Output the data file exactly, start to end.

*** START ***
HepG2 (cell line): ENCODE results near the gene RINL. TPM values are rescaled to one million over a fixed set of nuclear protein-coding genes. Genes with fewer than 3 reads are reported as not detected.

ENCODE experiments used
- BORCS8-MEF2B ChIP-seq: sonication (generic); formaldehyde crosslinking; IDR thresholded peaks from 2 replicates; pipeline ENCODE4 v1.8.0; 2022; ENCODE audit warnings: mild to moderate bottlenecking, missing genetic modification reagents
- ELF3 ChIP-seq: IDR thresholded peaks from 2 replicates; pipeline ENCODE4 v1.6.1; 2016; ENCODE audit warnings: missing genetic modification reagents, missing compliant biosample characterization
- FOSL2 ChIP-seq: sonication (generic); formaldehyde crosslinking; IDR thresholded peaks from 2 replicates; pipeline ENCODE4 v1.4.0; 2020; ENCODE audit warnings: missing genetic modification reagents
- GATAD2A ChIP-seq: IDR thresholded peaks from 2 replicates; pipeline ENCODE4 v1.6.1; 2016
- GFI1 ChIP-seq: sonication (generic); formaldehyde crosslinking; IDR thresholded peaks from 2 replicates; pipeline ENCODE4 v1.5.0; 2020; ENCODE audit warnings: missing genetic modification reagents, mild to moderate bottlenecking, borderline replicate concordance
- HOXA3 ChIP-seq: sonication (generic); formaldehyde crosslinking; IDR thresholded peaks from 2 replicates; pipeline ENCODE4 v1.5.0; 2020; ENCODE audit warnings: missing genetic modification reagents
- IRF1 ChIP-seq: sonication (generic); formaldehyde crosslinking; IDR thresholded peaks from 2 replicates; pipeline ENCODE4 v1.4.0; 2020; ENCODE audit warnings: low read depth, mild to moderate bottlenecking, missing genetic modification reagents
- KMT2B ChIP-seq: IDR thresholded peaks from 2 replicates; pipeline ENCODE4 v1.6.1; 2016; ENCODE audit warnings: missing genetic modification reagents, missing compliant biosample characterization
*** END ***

HepG2 (cell line): ENCODE results near the gene RINL. TPM values are rescaled to one million over a fixed set of nuclear protein-coding genes. Genes with fewer than 3 reads are reported as not detected.

ENCODE experiments used
- BORCS8-MEF2B ChIP-seq: sonication (generic); formaldehyde crosslinking; IDR thresholded peaks from 2 replicates; pipeline ENCODE4 v1.8.0; 2022; ENCODE audit warnings: mild to moderate bottlenecking, missing genetic modification reagents
- ELF3 ChIP-seq: IDR thresholded peaks from 2 replicates; pipeline ENCODE4 v1.6.1; 2016; ENCODE audit warnings: missing genetic modification reagents, missing compliant biosample characterization
- FOSL2 ChIP-seq: sonication (generic); formaldehyde crosslinking; IDR thresholded peaks from 2 replicates; pipeline ENCODE4 v1.4.0; 2020; ENCODE audit warnings: missing genetic modification reagents
- GATAD2A ChIP-seq: IDR thresholded peaks from 2 replicates; pipeline ENCODE4 v1.6.1; 2016
- GFI1 ChIP-seq: sonication (generic); formaldehyde crosslinking; IDR thresholded peaks from 2 replicates; pipeline ENCODE4 v1.5.0; 2020; ENCODE audit warnings: missing genetic modification reagents, mild to moderate bottlenecking, borderline replicate concordance
- HOXA3 ChIP-seq: sonication (generic); formaldehyde crosslinking; IDR thresholded peaks from 2 replicates; pipeline ENCODE4 v1.5.0; 2020; ENCODE audit warnings: missing genetic modification reagents
- IRF1 ChIP-seq: sonication (generic); formaldehyde crosslinking; IDR thresholded peaks from 2 replicates; pipeline ENCODE4 v1.4.0; 2020; ENCODE audit warnings: low read depth, mild to moderate bottlenecking, missing genetic modification reagents
- KMT2B ChIP-seq: IDR thresholded peaks from 2 replicates; pipeline ENCODE4 v1.6.1; 2016; ENCODE audit warnings: missing genetic modification reagents, missing compliant biosample characterization